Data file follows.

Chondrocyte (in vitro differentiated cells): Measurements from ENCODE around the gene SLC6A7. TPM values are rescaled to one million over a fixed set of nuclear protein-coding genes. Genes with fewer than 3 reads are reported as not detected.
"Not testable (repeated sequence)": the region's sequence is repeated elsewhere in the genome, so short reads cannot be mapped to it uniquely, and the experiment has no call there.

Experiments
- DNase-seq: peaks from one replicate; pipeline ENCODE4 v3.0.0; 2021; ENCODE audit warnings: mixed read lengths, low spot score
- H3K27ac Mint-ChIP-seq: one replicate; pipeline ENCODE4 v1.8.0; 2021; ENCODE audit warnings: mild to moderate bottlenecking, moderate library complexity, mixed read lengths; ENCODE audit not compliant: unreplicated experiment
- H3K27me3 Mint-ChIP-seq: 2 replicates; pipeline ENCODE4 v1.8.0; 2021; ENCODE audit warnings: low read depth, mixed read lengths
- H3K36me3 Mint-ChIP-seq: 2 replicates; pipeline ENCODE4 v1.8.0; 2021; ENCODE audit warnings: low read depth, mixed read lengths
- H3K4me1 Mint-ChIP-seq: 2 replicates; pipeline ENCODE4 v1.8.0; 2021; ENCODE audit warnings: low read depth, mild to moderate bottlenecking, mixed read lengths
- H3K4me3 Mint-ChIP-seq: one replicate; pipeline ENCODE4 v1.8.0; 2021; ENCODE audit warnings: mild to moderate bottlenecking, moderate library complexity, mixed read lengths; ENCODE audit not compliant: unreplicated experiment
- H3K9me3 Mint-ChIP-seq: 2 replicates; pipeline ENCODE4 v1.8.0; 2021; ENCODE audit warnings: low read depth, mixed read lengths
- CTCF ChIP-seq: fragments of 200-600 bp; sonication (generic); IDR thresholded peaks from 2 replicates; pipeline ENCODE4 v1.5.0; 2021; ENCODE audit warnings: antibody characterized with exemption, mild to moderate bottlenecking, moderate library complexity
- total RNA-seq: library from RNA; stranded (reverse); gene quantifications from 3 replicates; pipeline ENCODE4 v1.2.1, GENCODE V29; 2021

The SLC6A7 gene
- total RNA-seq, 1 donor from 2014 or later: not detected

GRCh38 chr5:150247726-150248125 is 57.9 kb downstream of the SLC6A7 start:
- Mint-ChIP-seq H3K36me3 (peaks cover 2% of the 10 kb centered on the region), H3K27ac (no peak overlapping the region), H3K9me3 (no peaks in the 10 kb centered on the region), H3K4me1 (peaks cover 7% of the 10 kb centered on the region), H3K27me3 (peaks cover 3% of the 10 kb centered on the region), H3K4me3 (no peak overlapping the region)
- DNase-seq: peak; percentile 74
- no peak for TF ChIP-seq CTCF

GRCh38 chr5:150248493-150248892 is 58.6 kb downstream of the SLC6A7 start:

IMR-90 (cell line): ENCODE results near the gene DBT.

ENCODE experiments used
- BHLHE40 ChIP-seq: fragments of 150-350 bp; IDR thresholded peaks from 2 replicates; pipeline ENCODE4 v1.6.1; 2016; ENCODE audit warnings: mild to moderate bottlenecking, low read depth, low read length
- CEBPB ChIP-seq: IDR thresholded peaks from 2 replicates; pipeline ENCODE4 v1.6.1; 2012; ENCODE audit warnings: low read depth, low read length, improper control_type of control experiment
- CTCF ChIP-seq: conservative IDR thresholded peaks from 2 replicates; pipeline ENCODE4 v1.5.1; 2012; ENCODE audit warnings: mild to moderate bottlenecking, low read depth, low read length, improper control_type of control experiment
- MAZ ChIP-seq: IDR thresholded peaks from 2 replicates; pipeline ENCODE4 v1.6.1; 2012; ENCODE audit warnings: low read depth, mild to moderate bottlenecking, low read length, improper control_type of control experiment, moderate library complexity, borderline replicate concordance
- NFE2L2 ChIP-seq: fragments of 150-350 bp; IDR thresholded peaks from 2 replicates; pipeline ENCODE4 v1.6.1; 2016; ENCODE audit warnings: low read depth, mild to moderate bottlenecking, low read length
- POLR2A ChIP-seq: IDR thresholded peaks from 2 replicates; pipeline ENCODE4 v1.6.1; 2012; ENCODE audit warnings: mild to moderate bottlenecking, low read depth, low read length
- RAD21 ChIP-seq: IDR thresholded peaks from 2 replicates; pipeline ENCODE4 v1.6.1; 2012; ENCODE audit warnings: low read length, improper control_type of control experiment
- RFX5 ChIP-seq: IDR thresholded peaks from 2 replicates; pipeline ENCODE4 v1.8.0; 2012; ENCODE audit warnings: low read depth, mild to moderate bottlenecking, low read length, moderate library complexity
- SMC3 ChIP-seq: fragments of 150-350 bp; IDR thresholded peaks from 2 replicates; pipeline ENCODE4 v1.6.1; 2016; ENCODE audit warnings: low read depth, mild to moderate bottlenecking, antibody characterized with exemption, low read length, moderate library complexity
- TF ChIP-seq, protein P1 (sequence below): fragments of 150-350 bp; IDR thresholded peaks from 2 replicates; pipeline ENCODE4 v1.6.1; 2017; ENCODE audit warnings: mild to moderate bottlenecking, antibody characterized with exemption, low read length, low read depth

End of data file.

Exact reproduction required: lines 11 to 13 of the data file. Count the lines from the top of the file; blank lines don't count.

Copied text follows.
- CTCF ChIP-seq: fragments of 200-600 bp; sonication (generic); IDR thresholded peaks from 2 replicates; pipeline ENCODE4 v1.5.0; 2021; ENCODE audit warnings: antibody characterized with exemption, mild to moderate bottlenecking, moderate library complexity
- total RNA-seq: library from RNA; stranded (reverse); gene quantifications from 3 replicates; pipeline ENCODE4 v1.2.1, GENCODE V29; 2021

The SLC6A7 gene